23.         {
  24.             var sourcePixels = sourcePixelRegion.ImagePixels;
  25.             var targetPixels = targetPixelRegion.ImagePixels;
  26.  
  27.             sourcePixelRegion.ForEachRow((index, width, position) =>
  28.             {
  29.                 for (int x = 0; x < width; ++x, ++index)
  30.                 {
  31.                     // NOTE: Just pulling out the color components and reassembling them brings you down to 14-15 FPS
  32.                     uint currentPixel = sourcePixels[index]; // get the current pixel
  33.                     uint red = (currentPixel & 0x00ff0000) >> 16; // red color component
  34.                     uint green = (currentPixel & 0x0000ff00) >> 8; // green color component
  35.                     uint blue = currentPixel & 0x000000ff; // blue color component
  36.  
  37.                     // Original accidental code
  38.                     //red = Math.Max(0, Math.Min(255, (uint)(int)(red - m_factor)));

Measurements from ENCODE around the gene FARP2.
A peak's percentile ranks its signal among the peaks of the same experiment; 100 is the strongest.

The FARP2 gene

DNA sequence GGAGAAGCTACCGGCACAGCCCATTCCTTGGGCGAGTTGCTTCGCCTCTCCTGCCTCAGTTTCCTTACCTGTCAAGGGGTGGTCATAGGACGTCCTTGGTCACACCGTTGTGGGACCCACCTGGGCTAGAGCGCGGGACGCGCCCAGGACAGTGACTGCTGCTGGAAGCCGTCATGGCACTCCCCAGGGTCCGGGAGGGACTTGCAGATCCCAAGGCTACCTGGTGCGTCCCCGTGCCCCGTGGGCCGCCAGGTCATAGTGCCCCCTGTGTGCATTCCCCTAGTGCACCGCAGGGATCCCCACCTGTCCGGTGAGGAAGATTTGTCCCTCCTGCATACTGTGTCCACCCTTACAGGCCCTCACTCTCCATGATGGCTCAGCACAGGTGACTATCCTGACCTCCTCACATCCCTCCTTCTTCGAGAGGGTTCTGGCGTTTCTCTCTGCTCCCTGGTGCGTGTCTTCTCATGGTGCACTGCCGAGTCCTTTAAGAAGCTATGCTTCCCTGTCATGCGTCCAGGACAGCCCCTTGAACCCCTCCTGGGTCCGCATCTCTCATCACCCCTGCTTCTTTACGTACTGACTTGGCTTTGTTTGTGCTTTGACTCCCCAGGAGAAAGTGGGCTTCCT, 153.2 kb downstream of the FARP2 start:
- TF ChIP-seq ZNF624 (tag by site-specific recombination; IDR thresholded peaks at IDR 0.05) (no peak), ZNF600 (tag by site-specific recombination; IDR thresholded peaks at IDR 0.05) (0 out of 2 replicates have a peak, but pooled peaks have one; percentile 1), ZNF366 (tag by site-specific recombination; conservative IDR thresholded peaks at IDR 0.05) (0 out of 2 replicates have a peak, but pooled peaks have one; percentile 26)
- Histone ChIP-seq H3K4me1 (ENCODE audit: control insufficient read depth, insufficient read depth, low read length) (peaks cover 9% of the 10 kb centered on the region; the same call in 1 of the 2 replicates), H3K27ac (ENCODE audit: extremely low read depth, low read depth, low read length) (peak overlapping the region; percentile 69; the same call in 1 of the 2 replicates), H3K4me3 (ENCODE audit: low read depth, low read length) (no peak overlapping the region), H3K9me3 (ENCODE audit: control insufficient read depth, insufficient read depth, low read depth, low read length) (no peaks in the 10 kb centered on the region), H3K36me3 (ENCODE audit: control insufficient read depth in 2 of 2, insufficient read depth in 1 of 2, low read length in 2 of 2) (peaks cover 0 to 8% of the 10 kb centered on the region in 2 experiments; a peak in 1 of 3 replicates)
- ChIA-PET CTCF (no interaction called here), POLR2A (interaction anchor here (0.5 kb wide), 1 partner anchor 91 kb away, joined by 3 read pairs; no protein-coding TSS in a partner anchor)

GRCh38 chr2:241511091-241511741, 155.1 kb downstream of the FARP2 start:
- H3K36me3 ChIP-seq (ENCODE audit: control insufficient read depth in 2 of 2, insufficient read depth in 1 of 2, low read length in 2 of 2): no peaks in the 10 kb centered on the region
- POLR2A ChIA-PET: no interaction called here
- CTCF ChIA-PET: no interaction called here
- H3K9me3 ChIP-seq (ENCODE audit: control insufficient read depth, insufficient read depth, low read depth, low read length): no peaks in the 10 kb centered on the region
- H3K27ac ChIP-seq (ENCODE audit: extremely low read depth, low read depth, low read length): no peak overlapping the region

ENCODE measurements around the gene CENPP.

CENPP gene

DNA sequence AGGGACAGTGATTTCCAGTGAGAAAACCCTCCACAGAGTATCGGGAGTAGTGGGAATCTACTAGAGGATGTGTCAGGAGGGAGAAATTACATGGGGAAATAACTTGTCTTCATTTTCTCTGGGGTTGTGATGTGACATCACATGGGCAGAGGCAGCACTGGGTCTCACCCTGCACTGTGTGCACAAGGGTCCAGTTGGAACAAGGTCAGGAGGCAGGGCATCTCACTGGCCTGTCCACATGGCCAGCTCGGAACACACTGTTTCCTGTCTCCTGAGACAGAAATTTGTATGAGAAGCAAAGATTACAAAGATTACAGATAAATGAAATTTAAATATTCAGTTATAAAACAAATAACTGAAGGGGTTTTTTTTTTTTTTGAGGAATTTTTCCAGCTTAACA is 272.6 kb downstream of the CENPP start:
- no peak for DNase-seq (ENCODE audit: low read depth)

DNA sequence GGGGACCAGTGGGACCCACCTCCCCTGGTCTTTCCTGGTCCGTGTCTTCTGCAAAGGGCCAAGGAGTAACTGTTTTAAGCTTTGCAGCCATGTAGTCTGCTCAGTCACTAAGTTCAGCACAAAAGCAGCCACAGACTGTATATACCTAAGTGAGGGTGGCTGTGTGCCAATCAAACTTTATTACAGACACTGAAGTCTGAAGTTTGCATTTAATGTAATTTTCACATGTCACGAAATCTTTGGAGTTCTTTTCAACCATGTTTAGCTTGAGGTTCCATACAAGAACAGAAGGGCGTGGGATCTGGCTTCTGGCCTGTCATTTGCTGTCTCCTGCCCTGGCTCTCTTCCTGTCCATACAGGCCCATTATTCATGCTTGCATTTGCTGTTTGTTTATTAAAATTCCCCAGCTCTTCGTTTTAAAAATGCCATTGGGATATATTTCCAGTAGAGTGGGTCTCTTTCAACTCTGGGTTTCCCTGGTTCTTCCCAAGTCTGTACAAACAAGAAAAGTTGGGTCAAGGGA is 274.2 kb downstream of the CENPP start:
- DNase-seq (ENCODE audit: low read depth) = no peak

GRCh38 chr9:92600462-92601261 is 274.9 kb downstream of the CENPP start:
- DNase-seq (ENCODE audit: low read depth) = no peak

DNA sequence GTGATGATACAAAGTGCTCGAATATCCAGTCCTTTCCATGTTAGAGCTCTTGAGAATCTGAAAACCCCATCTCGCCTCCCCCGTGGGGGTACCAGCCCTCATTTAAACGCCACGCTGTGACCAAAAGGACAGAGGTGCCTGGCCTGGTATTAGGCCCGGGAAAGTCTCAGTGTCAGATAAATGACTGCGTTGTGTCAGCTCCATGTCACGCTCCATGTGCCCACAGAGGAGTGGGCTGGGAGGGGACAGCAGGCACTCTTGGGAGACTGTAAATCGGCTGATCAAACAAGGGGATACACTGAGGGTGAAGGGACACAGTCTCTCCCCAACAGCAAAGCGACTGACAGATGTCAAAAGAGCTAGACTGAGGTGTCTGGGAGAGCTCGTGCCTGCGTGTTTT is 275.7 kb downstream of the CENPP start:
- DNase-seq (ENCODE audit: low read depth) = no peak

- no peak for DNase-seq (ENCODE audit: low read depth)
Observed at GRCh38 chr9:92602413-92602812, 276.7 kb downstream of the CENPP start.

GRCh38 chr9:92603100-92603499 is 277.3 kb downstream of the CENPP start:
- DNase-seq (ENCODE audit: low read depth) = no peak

39.                     //green = Math.Max(0, Math.Min(255, (uint)(int)(green - m_factor)));
  40.                     //blue = Math.Max(0, Math.Min(255, (uint)(int)(blue - m_factor)));
  41.  
  42.                     // Max out any color component that falls below zero - 12-13 FPS
  43.                     red = (red < m_factor ? 255 : red - m_factor);
  44.                     green = (green < m_factor ? 255 : green - m_factor);
  45.                     blue = (blue < m_factor ? 255 : blue - m_factor);
  46.  
  47.                     // Reassemble each component back into a pixel and assign it to the equivalent output image location
  48.                     targetPixels[index] = 0xff000000 | (red << 16) | (green << 8) | blue;
  49.                 }
  50.             });
  51.         }
  52.     }
  53. }

Testing

The Test Apps for Viewing Custom Filters allow you to cycle through a number of different custom effects (including PsychedelicEffect) and apply them to the real-time camera preview or a static image.